The Police Officer of the Year Award was presented to Wuller, 30, at a ceremony in Boston, Mass., during the annual conference of the IACP. Ten additional officers received honorable mention.
Officer Wuller was driving alone in his patrol car last April when his radio crackled to life. Within minutes he was at an apartment building in North Philadelphia, where he could hear a woman and child screaming. “The doors were locked, and I could hear screaming and blows being struck,” Wuller recalls. “I was pushing buttons, but nobody would open the door.” A man rushed down the stairs but covered his face and raced out the back. Wuller called in a description and that suspect was apprehended a few blocks away.
As backup arrived, Wuller broke the glass door and ran upstairs. “I could hear two men inside saying ‘Where’s the money at?’” Wuller recalls. “I kicked the door in, and there was a masked man. I turned to the guy, and he turned on me with a revolver.”
Another intruder was on the floor, repeatedly stabbing a victim bound in duct tape. “As I was firing at the first guy, the other guy came running toward me with a knife.” Wuller fired 10 shots from his Glock 17, then retreated. When the SWAT team arrived moments later, the victim of the stabbing lay in a pool of blood on the floor. He was bleeding badly, but he was alive. His girlfriend and two children also were rescued from the apartment. Both of the robbers Wuller shot died at the scene; each had an extensive rap sheet for prior offenses.
“He did an amazing job,” says Capt. Deborah Kelly, who nominated Wuller for the award. “They were less than 10 feet away, and both were armed. It was very close quarters, and he got both of them down.”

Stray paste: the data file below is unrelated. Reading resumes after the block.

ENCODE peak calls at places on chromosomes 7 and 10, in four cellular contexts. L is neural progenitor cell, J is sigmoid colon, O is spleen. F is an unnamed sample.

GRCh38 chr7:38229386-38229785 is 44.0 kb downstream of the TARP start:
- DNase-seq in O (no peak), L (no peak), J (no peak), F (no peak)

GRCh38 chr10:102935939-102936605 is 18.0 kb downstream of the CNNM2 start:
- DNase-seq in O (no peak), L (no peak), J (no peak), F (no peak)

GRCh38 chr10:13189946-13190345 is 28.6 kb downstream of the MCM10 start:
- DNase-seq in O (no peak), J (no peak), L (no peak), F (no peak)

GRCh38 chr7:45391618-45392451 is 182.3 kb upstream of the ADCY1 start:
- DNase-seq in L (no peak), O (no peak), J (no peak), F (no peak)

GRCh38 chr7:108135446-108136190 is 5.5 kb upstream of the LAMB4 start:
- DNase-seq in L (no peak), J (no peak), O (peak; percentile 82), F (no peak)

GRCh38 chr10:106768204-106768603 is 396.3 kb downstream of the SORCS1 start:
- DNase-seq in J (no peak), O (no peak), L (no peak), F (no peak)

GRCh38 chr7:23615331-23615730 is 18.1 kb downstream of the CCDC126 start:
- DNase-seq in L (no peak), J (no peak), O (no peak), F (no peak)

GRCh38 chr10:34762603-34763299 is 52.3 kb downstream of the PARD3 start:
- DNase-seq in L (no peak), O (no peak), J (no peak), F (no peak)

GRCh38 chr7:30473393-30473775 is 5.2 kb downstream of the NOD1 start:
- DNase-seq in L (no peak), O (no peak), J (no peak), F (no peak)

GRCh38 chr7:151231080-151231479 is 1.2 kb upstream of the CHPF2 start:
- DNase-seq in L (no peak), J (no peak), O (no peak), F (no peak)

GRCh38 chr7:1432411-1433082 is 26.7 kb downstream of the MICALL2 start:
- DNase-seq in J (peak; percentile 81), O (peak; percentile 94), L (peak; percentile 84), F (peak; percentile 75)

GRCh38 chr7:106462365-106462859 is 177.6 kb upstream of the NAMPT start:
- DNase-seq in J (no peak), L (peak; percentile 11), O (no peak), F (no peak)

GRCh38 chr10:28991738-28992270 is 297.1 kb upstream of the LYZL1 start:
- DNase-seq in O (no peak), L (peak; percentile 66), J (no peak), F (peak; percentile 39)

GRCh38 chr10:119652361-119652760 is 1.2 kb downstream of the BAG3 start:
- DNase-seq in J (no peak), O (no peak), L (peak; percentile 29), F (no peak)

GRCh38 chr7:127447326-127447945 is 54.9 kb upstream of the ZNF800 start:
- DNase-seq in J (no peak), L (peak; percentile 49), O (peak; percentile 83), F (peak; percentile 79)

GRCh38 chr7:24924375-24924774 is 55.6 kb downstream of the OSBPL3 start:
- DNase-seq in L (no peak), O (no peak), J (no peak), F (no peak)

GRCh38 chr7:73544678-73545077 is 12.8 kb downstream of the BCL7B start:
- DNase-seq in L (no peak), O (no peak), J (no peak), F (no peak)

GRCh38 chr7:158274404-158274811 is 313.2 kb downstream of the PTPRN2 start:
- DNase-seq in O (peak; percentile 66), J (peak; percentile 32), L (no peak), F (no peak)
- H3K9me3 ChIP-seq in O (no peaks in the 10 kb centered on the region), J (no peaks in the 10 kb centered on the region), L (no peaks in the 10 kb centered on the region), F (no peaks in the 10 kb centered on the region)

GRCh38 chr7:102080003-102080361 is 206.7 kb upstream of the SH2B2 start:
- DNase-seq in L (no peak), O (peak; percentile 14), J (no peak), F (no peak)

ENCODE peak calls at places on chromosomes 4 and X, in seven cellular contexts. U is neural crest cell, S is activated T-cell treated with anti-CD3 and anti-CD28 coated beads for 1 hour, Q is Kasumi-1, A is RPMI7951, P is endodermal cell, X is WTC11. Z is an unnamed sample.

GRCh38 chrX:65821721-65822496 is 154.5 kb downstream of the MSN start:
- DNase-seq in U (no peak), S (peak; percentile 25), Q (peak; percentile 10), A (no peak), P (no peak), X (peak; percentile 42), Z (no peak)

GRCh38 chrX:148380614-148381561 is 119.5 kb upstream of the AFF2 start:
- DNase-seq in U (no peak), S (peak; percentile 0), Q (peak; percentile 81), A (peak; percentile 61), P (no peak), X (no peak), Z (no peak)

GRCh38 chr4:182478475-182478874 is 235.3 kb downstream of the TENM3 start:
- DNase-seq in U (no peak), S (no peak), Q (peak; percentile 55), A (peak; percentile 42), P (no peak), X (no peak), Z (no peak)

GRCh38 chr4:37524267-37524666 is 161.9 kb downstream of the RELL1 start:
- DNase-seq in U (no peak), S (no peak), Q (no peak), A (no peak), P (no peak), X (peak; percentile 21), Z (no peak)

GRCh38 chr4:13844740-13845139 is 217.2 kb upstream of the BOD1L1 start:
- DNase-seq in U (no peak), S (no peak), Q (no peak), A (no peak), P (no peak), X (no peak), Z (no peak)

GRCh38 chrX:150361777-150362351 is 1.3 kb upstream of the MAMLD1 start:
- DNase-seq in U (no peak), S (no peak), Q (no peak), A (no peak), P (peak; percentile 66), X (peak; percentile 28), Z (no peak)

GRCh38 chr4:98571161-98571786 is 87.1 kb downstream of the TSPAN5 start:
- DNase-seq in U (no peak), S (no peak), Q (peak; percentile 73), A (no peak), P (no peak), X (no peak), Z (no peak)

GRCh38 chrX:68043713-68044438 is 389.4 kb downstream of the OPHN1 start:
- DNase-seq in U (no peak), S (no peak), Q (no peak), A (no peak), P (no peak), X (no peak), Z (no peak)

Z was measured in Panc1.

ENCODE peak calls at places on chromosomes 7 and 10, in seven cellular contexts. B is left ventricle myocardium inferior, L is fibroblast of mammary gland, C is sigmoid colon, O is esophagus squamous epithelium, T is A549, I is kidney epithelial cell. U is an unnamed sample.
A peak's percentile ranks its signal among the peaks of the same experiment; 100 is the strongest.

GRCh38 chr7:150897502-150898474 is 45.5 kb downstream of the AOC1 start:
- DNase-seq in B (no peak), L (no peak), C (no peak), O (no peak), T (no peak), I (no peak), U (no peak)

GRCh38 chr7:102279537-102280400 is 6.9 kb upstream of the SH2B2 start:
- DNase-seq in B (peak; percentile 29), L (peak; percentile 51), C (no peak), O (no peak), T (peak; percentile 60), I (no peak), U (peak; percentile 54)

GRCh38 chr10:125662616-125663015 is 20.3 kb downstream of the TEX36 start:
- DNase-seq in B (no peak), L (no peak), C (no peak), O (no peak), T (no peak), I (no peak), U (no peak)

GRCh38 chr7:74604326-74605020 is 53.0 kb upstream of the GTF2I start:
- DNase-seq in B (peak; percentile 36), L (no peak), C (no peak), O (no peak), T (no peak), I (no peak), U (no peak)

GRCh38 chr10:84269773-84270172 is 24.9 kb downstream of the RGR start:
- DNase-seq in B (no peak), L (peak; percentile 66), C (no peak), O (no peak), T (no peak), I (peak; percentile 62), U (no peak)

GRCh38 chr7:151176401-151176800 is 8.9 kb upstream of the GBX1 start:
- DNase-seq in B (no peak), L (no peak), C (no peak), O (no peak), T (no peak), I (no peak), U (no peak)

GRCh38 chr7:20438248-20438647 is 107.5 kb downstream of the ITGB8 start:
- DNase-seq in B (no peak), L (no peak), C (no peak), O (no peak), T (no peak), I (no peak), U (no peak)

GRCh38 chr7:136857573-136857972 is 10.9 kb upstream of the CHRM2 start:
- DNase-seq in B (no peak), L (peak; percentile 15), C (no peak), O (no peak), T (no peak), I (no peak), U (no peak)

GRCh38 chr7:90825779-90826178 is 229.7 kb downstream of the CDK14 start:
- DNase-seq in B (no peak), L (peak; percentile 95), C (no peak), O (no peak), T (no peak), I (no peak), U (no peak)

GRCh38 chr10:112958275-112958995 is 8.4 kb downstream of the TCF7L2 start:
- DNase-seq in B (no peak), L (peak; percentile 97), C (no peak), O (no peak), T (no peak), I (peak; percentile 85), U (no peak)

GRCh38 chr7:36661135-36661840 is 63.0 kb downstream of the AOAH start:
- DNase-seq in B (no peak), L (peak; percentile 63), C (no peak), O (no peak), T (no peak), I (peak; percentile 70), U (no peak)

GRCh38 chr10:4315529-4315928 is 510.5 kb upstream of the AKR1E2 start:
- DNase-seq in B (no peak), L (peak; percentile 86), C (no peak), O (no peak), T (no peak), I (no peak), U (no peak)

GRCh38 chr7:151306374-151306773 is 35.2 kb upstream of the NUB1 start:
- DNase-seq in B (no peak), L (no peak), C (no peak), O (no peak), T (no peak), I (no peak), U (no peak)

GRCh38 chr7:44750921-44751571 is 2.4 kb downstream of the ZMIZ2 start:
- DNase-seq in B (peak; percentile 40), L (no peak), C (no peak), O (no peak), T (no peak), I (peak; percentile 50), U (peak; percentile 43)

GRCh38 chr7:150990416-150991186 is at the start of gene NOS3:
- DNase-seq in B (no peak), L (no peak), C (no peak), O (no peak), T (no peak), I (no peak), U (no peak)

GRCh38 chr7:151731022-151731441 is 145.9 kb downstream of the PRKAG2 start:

A nine-year veteran of the force, Wuller has five previous merit citations, ranging from apprehending suspects in a homicide and catching robbers to helping rescue an elderly woman from a blaze. “I’ve had many close encounters,” he says, “but I never discharged my weapon before.”
Ten officers received honorable mention: Officer John Angle of the Mobile (Ala.) Police Department; Officer Gregory Durr of the Chicago Police Department; Sgt. Michael A. Lewis of the Maryland State Police; Officer Jason P. Oakes of the Wilmington (N.C.) Police Department; Officer Frank Tolerico of the Fontana (Calif.) Police Department; Officer William Bergantino of the Old Saybrook (Conn.) Police Department; Det. David Harris of the New York City Police Department; Officer Holly Mong of the Richmond (Texas) Police Department; Det. Gustavo Sanchez of the Miami Beach Police Department; and Sgt. Kirk Van Orsdel of the California Highway Patrol.
The Police Service Awards were established by Parade and the IACP in 1966 to focus attention on the dedicated men and women of our nation’s police force. They are given for specific acts of valor, consistent service above and beyond the call of duty, development of innovative programs, and significant service to the community apart from police work.